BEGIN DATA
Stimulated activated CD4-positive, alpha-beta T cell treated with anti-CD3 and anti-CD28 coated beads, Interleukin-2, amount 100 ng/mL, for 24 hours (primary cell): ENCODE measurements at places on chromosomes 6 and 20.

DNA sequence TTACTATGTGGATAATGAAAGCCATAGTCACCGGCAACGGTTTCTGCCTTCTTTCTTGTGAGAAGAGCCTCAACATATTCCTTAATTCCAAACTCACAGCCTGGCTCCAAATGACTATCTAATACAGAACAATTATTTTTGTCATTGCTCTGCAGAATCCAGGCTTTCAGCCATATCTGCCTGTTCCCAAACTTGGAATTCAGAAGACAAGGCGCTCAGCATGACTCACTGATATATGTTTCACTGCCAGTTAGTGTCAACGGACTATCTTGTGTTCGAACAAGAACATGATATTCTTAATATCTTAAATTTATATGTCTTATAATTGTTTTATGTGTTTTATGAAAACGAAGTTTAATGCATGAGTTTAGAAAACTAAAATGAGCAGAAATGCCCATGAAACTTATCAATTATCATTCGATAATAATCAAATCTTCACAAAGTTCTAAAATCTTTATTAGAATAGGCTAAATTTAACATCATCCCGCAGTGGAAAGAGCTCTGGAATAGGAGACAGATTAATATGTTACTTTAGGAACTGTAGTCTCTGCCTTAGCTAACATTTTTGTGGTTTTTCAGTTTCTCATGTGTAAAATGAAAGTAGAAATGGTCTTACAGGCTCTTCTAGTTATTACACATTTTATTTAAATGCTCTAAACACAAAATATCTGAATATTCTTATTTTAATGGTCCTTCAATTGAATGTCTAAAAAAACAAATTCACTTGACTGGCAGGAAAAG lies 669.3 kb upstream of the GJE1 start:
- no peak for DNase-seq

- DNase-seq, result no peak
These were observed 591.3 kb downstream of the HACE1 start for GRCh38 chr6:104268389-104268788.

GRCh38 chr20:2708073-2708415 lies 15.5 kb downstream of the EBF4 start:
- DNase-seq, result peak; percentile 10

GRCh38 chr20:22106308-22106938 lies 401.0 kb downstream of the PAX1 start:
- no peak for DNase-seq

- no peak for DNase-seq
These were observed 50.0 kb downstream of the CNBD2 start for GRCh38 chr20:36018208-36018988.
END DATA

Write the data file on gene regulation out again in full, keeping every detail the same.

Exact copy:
Stimulated activated CD4-positive, alpha-beta T cell treated with anti-CD3 and anti-CD28 coated beads, Interleukin-2, amount 100 ng/mL, for 24 hours (primary cell): ENCODE measurements at places on chromosomes 6 and 20.

DNA sequence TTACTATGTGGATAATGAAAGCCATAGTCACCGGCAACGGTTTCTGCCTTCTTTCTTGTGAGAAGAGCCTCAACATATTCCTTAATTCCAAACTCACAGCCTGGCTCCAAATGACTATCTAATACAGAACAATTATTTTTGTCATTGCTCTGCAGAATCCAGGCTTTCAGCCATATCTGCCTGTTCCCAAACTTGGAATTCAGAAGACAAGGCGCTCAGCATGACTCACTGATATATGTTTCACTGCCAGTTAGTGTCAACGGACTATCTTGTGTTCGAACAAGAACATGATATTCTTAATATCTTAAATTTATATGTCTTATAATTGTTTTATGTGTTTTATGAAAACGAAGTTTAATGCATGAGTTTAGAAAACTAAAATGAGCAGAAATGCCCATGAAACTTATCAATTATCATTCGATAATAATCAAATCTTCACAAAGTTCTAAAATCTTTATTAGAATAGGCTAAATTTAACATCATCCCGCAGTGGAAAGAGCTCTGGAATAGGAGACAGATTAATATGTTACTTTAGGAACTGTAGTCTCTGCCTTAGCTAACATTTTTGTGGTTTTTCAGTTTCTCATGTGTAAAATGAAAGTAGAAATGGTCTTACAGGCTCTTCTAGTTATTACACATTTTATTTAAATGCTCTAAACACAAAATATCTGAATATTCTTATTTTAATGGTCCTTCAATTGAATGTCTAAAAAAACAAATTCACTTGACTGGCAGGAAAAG lies 669.3 kb upstream of the GJE1 start:
- no peak for DNase-seq

- DNase-seq, result no peak
These were observed 591.3 kb downstream of the HACE1 start for GRCh38 chr6:104268389-104268788.

GRCh38 chr20:2708073-2708415 lies 15.5 kb downstream of the EBF4 start:
- DNase-seq, result peak; percentile 10

GRCh38 chr20:22106308-22106938 lies 401.0 kb downstream of the PAX1 start:
- no peak for DNase-seq

- no peak for DNase-seq
These were observed 50.0 kb downstream of the CNBD2 start for GRCh38 chr20:36018208-36018988.